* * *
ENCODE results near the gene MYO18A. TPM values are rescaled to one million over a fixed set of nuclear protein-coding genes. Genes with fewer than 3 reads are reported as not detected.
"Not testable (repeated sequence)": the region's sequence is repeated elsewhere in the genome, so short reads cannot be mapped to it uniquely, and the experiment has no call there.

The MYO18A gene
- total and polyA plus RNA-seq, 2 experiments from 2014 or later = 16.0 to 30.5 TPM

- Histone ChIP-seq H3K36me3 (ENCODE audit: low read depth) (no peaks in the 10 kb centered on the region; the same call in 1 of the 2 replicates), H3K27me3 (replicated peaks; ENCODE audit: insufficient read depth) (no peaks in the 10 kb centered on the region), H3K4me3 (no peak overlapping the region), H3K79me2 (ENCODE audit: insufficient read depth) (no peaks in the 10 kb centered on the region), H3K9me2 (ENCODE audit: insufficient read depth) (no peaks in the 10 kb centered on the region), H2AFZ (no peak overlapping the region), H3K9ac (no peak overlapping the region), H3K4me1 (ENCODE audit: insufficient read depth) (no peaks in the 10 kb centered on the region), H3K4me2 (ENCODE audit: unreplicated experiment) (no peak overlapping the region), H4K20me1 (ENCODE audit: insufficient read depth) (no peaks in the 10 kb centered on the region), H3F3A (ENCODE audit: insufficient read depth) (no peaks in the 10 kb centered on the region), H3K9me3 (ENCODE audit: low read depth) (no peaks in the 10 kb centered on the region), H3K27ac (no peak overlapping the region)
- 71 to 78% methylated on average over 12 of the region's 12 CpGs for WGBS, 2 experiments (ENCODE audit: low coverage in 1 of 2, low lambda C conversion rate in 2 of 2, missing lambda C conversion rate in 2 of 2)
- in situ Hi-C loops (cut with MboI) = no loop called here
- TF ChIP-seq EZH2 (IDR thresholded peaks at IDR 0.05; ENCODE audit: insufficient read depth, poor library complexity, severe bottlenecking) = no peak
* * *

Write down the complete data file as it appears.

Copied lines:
ENCODE results near the gene MYO18A. TPM values are rescaled to one million over a fixed set of nuclear protein-coding genes. Genes with fewer than 3 reads are reported as not detected.
"Not testable (repeated sequence)": the region's sequence is repeated elsewhere in the genome, so short reads cannot be mapped to it uniquely, and the experiment has no call there.

The MYO18A gene
- total and polyA plus RNA-seq, 2 experiments from 2014 or later = 16.0 to 30.5 TPM

- Histone ChIP-seq H3K36me3 (ENCODE audit: low read depth) (no peaks in the 10 kb centered on the region; the same call in 1 of the 2 replicates), H3K27me3 (replicated peaks; ENCODE audit: insufficient read depth) (no peaks in the 10 kb centered on the region), H3K4me3 (no peak overlapping the region), H3K79me2 (ENCODE audit: insufficient read depth) (no peaks in the 10 kb centered on the region), H3K9me2 (ENCODE audit: insufficient read depth) (no peaks in the 10 kb centered on the region), H2AFZ (no peak overlapping the region), H3K9ac (no peak overlapping the region), H3K4me1 (ENCODE audit: insufficient read depth) (no peaks in the 10 kb centered on the region), H3K4me2 (ENCODE audit: unreplicated experiment) (no peak overlapping the region), H4K20me1 (ENCODE audit: insufficient read depth) (no peaks in the 10 kb centered on the region), H3F3A (ENCODE audit: insufficient read depth) (no peaks in the 10 kb centered on the region), H3K9me3 (ENCODE audit: low read depth) (no peaks in the 10 kb centered on the region), H3K27ac (no peak overlapping the region)
- 71 to 78% methylated on average over 12 of the region's 12 CpGs for WGBS, 2 experiments (ENCODE audit: low coverage in 1 of 2, low lambda C conversion rate in 2 of 2, missing lambda C conversion rate in 2 of 2)
- in situ Hi-C loops (cut with MboI) = no loop called here
- TF ChIP-seq EZH2 (IDR thresholded peaks at IDR 0.05; ENCODE audit: insufficient read depth, poor library complexity, severe bottlenecking) = no peak